SINGAPORE: Dining out used to be a rare treat for mother-of-three Christine Low, who has two daughters allergic to eggs and peanuts.
“Most restaurants are not well informed about food allergies except for a few cafes, which are usually in town or cater to very niche groups and deep pockets,” she said, adding that she also avoided bringing her children to hawker centres when they were younger.
The situation improved for Ms Low as her children got older and became more aware of their condition. But things have also become better for her thanks to the increasing number of business owners who are happy to make special arrangements for customers with food allergies.
In fact, Ms Low, who founded social enterprise Bliss Restaurant, is one of them.
MOTIVATED BY EMPATHY
Diners at Bliss Restaurant who walk in with allergen requests are not greeted with a frown.
Instead, Ms Low said they gladly take on each request as a culinary challenge to better their knowledge. “Best of all, my experience increases my empathy for them, and we do allow them to bring in their own home-prepared food if we can’t accommodate their requests.”
She added that some of their wraps and pastas have a good following, and can easily be re-created to meet specific requests from customers.
Restaurant chain Swensen’s operates in a similar way. Chief Operating Officer Andrew Khoo also has two children with food allergies. Both his son and daughter are allergic to peanuts, and his son also has a fish allergy.
“If a customer comes in and highlights that they have an egg allergy, we can suggest an alternative sauce or dressing for them,” he said. “So instead of a salmon with pesto sauce, which contains egg, we can do it glazed with teriyaki sauce or salsa.”
The restaurant can also prepare egg-free versions of dishes like its chicken baked rice or fish and chips, said Mr Khoo. “It’s just a matter of using a different type of savoury rice, or preparing an egg-free batter for the fish and chips. Everything else would be baked and cooked as per normal, so we’re maintaining the same taste profile – and the same kind of dish – without the eggs.”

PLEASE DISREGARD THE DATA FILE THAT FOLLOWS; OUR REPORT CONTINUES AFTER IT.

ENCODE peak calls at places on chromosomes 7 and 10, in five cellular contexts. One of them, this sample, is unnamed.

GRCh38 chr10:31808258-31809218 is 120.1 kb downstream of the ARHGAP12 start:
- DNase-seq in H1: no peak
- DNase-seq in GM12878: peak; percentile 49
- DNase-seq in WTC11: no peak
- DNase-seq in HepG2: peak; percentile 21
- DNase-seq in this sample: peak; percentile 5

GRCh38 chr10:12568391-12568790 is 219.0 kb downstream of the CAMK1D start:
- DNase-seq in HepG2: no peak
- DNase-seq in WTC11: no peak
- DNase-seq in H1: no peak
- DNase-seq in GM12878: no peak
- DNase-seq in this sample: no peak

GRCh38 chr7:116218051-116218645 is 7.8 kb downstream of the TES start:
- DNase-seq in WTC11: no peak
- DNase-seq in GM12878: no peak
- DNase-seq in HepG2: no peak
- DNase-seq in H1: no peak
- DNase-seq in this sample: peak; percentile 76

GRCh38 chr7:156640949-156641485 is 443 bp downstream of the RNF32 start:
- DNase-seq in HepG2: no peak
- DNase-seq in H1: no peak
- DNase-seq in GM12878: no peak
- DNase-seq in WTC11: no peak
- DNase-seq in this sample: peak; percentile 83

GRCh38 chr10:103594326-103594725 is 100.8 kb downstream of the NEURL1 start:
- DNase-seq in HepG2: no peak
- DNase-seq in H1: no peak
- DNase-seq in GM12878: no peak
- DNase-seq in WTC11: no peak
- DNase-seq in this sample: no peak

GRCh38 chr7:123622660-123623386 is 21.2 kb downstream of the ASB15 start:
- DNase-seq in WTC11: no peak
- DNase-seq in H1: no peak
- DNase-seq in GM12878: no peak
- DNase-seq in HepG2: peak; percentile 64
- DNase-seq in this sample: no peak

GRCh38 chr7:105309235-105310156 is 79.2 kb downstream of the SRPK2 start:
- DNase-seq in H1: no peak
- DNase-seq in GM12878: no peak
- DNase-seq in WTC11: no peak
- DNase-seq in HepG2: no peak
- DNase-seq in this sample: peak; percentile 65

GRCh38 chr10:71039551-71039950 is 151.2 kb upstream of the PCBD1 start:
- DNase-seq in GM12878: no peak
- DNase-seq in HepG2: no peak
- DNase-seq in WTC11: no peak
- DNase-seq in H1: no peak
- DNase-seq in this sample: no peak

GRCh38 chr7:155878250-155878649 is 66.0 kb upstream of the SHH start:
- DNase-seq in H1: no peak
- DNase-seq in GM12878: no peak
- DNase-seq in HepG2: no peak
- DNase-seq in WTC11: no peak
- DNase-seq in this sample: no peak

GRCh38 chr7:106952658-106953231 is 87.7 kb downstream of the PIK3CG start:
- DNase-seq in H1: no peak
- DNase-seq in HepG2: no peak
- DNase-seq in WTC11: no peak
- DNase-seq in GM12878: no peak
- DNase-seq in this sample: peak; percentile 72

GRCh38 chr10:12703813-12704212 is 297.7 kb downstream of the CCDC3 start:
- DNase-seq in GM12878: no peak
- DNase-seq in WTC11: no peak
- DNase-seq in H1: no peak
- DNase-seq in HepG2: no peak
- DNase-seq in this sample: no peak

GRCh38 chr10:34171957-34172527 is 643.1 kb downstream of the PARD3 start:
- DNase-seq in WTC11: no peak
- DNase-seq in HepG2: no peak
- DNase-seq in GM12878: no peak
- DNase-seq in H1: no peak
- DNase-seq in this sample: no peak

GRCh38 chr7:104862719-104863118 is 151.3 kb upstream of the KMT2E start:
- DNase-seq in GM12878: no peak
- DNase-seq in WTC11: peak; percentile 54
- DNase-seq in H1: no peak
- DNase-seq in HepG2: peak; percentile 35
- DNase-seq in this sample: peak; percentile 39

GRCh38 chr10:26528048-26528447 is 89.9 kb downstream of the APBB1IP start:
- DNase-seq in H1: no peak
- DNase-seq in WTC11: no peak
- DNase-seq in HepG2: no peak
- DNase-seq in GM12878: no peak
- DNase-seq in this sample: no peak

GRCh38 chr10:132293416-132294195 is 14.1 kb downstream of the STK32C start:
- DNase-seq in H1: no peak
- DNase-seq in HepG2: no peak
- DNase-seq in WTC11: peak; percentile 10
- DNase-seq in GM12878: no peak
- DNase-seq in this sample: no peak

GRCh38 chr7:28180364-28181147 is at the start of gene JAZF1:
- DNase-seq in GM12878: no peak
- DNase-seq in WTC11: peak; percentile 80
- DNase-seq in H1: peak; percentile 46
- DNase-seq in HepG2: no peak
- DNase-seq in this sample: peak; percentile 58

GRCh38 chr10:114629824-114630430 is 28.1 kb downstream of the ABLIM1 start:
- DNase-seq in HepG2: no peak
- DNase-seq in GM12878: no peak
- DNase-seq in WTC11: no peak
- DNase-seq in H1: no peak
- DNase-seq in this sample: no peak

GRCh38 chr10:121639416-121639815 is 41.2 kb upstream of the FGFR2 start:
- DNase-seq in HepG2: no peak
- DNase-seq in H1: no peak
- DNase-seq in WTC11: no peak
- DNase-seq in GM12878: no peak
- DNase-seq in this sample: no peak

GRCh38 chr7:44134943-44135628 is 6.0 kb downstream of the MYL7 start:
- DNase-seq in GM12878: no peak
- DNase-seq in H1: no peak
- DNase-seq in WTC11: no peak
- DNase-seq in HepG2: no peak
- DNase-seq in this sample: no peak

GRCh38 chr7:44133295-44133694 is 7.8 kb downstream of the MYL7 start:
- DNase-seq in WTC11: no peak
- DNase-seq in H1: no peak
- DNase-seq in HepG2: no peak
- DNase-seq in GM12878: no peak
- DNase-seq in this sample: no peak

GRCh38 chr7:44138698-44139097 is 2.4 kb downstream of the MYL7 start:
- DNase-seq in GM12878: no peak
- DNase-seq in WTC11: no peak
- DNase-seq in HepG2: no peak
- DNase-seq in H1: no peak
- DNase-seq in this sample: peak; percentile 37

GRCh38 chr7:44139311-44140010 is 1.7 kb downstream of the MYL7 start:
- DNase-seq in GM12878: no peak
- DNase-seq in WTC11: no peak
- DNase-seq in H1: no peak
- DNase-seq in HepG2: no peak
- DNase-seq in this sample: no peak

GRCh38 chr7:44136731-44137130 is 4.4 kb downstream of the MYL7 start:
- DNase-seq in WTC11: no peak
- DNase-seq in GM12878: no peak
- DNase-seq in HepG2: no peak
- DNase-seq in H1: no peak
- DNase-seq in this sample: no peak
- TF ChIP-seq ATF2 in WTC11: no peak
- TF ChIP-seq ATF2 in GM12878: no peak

The restaurant chain has also tried to remove peanuts as far as possible from its dishes.
“Only our nasi lemak contains peanuts, and we have that at only two of our 25 outlets. We also manufacture our own ice cream and only our chocolate peanut buttercup flavour contains peanuts,” said Mr Khoo. "I hope to move in a direction where our restaurants will be completely peanut-free in the next one to two years.”
Mr Khoo plans to start labelling the presence of possible allergens like nuts and eggs in his restaurant’s menus in that same time frame, starting with the kids’ menu.
All this means that his children and others with allergies can tuck in with gusto – and peace of mind – at the restaurant. “They like the fried food, like kids usually do, and the cookies and cream ice cream."
At the fine dining restaurants run by the Unlisted Collection, staff take the initiative to ask about food allergies at the point of reservation. "When someone makes a reservation, we make it a point to check if that person has a food allergy and whether they have any dietary restrictions," said Mr Joel Ong, one of Unlisted Collection's general managers. "If someone says they have a severe allergic reaction to gluten, if we do take a reservation, we make sure that whatever is produced for our client is done in an environment that is, to the best of our ability, clean of any traces of gluten.